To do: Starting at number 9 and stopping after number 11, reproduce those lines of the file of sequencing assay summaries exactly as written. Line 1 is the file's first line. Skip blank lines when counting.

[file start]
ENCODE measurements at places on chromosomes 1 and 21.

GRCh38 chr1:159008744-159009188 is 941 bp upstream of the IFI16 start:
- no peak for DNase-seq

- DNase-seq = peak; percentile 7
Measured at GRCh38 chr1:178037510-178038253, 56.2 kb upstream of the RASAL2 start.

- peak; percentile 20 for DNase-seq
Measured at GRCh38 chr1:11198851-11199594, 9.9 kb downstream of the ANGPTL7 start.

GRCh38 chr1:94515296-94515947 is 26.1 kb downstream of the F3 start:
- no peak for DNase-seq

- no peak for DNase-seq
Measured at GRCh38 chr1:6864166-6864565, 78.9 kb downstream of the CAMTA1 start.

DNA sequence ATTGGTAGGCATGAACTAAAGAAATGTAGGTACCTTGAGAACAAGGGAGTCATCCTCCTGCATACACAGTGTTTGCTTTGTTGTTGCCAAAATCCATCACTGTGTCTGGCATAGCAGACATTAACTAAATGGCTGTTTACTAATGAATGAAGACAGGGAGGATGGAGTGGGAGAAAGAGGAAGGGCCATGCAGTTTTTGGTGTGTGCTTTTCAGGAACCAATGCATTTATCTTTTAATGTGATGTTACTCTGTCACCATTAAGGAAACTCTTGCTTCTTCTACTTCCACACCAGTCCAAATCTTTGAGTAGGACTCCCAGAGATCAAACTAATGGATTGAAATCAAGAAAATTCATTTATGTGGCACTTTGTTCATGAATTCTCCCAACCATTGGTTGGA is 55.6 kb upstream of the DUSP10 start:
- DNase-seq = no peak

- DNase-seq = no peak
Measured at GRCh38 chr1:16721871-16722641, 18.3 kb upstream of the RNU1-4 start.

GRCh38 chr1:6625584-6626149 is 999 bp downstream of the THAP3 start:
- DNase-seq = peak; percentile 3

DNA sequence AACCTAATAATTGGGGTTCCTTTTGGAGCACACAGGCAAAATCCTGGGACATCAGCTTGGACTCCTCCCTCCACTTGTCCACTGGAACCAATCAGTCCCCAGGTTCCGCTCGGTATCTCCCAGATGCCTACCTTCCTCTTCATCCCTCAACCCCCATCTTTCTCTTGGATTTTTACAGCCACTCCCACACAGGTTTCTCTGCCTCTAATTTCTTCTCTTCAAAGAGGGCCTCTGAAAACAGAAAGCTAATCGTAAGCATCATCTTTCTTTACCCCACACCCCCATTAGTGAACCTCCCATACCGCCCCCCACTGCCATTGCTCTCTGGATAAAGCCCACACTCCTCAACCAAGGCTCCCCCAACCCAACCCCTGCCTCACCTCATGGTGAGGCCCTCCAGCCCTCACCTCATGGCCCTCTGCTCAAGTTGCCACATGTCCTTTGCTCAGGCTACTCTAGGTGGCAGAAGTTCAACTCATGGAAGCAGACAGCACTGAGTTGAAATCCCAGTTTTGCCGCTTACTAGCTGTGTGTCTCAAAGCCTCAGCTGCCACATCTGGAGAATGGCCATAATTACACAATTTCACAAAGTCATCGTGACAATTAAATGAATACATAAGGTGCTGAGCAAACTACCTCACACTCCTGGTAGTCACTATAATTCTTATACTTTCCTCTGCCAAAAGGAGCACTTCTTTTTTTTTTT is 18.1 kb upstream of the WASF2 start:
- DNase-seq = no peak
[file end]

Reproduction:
- no peak for DNase-seq

- no peak for DNase-seq
Measured at GRCh38 chr1:6864166-6864565, 78.9 kb downstream of the CAMTA1 start.